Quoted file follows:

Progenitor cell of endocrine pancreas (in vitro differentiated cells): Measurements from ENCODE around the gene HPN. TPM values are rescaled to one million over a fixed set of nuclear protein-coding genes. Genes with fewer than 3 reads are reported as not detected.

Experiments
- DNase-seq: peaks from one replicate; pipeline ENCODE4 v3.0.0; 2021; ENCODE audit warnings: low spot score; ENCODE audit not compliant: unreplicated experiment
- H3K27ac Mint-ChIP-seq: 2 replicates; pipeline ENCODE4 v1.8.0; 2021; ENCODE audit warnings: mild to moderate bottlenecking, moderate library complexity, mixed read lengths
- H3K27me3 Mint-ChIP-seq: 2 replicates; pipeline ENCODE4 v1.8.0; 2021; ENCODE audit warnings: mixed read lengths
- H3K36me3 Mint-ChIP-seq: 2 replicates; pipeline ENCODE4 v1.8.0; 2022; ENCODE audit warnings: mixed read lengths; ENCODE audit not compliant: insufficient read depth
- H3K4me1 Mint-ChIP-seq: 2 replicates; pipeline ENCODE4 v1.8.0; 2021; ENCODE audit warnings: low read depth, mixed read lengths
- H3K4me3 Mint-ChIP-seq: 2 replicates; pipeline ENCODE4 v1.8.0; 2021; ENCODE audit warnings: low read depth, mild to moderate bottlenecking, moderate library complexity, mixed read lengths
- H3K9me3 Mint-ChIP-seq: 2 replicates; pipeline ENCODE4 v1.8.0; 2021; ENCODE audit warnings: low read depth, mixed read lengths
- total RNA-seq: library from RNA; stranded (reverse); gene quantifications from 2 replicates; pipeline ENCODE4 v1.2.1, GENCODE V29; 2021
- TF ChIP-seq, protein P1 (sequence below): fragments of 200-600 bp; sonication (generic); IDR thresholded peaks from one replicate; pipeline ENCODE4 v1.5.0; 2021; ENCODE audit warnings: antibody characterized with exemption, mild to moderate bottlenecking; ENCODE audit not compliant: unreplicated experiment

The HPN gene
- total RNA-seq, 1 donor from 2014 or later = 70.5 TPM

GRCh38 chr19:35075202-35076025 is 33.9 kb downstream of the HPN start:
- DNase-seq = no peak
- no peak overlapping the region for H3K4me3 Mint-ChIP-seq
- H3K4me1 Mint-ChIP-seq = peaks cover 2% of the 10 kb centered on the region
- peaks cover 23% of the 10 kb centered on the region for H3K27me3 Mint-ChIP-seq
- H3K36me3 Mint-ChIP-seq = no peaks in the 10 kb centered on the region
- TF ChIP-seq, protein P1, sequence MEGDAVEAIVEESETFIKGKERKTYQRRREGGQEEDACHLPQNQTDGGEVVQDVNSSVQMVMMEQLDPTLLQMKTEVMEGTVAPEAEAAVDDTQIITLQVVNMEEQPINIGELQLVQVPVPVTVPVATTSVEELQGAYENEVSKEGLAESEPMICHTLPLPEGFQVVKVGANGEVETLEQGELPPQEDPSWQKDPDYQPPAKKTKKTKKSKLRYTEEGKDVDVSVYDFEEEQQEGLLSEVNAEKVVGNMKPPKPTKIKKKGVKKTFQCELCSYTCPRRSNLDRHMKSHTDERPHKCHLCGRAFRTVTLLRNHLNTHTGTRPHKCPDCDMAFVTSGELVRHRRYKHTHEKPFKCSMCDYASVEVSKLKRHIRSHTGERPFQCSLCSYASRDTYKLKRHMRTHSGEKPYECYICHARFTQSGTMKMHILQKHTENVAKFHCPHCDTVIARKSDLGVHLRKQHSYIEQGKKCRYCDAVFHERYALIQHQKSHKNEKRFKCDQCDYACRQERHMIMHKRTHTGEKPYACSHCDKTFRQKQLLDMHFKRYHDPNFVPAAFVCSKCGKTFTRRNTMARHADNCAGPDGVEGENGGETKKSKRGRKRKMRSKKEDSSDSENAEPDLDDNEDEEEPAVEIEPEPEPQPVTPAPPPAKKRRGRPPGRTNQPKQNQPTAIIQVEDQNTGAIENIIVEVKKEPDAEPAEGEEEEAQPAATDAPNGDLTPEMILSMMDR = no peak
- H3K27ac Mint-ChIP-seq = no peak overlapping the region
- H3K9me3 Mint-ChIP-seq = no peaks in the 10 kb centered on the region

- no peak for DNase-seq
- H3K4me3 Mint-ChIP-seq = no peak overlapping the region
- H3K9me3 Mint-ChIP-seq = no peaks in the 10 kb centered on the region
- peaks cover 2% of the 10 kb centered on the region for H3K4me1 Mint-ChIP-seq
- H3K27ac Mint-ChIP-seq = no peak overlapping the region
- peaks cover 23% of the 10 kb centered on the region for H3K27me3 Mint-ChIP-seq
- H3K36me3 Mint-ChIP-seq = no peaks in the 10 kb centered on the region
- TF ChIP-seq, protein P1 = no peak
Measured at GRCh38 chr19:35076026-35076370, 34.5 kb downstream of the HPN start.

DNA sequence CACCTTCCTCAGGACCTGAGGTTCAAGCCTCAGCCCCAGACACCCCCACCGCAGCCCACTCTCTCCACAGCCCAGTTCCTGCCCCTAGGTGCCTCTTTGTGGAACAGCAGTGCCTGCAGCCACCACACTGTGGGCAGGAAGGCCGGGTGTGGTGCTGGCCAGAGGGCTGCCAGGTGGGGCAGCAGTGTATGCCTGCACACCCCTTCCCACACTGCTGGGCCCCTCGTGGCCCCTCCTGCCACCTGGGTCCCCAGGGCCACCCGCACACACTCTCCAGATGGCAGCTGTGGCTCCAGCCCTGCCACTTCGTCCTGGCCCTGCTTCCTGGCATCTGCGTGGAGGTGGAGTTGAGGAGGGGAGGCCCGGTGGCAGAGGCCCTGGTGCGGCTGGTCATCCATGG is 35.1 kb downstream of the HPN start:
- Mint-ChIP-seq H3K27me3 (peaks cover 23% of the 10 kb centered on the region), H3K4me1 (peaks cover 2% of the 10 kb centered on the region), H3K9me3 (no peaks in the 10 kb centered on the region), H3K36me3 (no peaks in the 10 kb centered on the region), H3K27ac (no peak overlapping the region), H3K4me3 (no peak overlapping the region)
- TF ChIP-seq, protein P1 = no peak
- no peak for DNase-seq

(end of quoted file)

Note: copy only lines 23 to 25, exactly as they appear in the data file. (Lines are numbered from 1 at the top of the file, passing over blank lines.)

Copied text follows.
- no peak for DNase-seq
- H3K4me3 Mint-ChIP-seq = no peak overlapping the region
- H3K9me3 Mint-ChIP-seq = no peaks in the 10 kb centered on the region